McDonald’s Pauses Drive-Thru AI Chatbot Test Despite Growth in Voice Economy

McDonald’s drive-thru

After two years of testing, McDonald’s has ended its partnership with IBM to develop an artificial intelligence (AI)-powered drive-thru system. The collaboration, which aimed to change the fast-food ordering process by replacing human workers with voice-activated chatbots, had been a closely watched experiment in the industry.

The fast-food giant’s decision to remove the technology from over 100 restaurants and seek a new partner underscores the challenges and opportunities presented by AI-powered voice ordering systems, Restaurant Business reported, citing an email to franchisees. As the restaurant industry grapples with labor shortages and seeks to streamline operations, AI voice ordering has emerged as a potential solution.

The decision to halt the program was confirmed to PYMNTS by a McDonald’s spokesperson.

“Through our partnership with IBM, we have captured many learnings and feel there is an opportunity to explore voice ordering solutions more broadly,” the spokesperson told PYMNTS. “After thoughtful review, McDonald’s has decided to end our current global partnership with IBM on AOT beyond this year. IBM remains a trusted partner and we will still utilize many of their products across our global System.”

Voice Ordering Here to Stay 

The McDonald’s spokesperson said a voice ordering solution for drive thru will be “part of our restaurants’ future” and added, “We see tremendous opportunity in advancing our restaurant technology and will continue to evaluate long-term, scalable solutions that will help us make an informed decision on a future voice ordering solution by the end of the year.”

Voice ordering is gaining traction among consumers, with many viewing it as a convenient alternative to touchscreens.

According to the PYMNTS study, “How Consumers Want To Live In The Voice Economy,,” nearly 40% of consumers believe voice recognition technology will be as advanced as human conversation within five years; currently, 63% say they would use voice if it were as capable as a person, 58% because it is easier and more convenient, and 54% because it is faster than typing or using a touchscreen.

Several fast-food chains, including Checkers & Rally’s Restaurants Inc., CKE Restaurants Holdings Inc.’s Hardee’s and Carl’s Jr., and Wendy’s Co., are testing or have implemented similar technology in their drive-thrus. Yum Brands, parent company of Taco Bell, Pizza Hut, KFC and The Habit Burger Grill, plans to integrate AI across its restaurant operations, having increased its investment in digital, technology, and innovation to $21 million in 2023, up from $11 million the previous year, according to The Wall Street Journal.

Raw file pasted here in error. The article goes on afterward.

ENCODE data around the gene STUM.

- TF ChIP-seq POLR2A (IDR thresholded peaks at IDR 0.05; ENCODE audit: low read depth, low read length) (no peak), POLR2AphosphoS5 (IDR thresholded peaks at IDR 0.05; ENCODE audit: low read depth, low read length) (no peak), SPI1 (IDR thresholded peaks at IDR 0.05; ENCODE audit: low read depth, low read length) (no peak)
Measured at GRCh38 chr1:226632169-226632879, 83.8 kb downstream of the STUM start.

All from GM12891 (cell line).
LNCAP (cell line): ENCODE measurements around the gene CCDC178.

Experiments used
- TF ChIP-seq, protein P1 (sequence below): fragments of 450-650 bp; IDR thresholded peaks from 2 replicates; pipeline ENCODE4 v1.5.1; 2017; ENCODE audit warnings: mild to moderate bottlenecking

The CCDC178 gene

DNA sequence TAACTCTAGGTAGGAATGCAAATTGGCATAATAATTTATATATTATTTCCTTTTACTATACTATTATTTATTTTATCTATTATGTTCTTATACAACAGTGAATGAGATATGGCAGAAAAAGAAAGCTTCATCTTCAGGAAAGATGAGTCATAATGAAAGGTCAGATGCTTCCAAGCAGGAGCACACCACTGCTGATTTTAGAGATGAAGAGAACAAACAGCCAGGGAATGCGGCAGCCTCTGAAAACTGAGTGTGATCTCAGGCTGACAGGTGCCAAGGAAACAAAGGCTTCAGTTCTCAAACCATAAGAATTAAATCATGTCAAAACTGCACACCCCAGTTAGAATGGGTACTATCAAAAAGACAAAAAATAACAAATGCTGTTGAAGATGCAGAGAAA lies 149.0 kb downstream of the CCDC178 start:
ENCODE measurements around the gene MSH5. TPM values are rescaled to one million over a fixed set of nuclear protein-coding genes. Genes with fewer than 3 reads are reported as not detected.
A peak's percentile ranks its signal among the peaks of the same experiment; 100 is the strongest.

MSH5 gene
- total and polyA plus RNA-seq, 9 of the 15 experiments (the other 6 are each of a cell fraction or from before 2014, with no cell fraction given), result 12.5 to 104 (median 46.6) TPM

The test, which began in 2021 following McDonald’s sale of its McD Tech Labs to IBM, sought to determine if automated voice ordering could speed service and simplify operations. IBM, which is in talks with other fast-food chains to deploy the technology, said it developed automated order-taking capabilities with McDonald’s that are “proven to have some of the most comprehensive capabilities in the industry, fast and accurate in some of the most demanding conditions.”

Google Cloud Solution for McD

McDonald’s aims to find a new partner for its automated ordering efforts. According to an email viewed by Restaurant Business, Chief Restaurant Officer Mason Smoot said McDonald’s sees “an opportunity to explore voice ordering solutions more broadly.”

In December, McDonald’s announced a partnership with Google to implement generative AI solutions across its restaurants, signaling a tech-driven future for the fast-food giant. As part of that partnership, McDonald’s will introduce upgrades to its restaurant and customer platforms, including enhancements to its mobile app, which supports its rapidly growing 150-million-member loyalty program, and improvements to its thousands of self-service kiosks worldwide. Utilizing Google Cloud’s edge computing, McDonald’s aims to implement these innovations more swiftly and efficiently by bringing high-powered computing and data storage directly to individual restaurants.

Google Distributed Cloud, a combination of hardware and software, will be installed in thousands of McDonald’s locations, allowing them to use both cloud-based applications and localized AI solutions.

“We see tremendous opportunity for growth in our digital business and our partnership with Google Cloud allows us to capitalize on this by leveraging our size and scale to build capabilities and implement solutions at unmatched speeds,” McDonald’s Executive Vice President and Global Chief Information Officer Brian Rice said in a news release. “Connecting our restaurants worldwide to millions of datapoints across our digital ecosystem means tools get sharper, models get smarter, restaurants become easier to operate, and most importantly, the overall experience for our customers and crew gets even better.”

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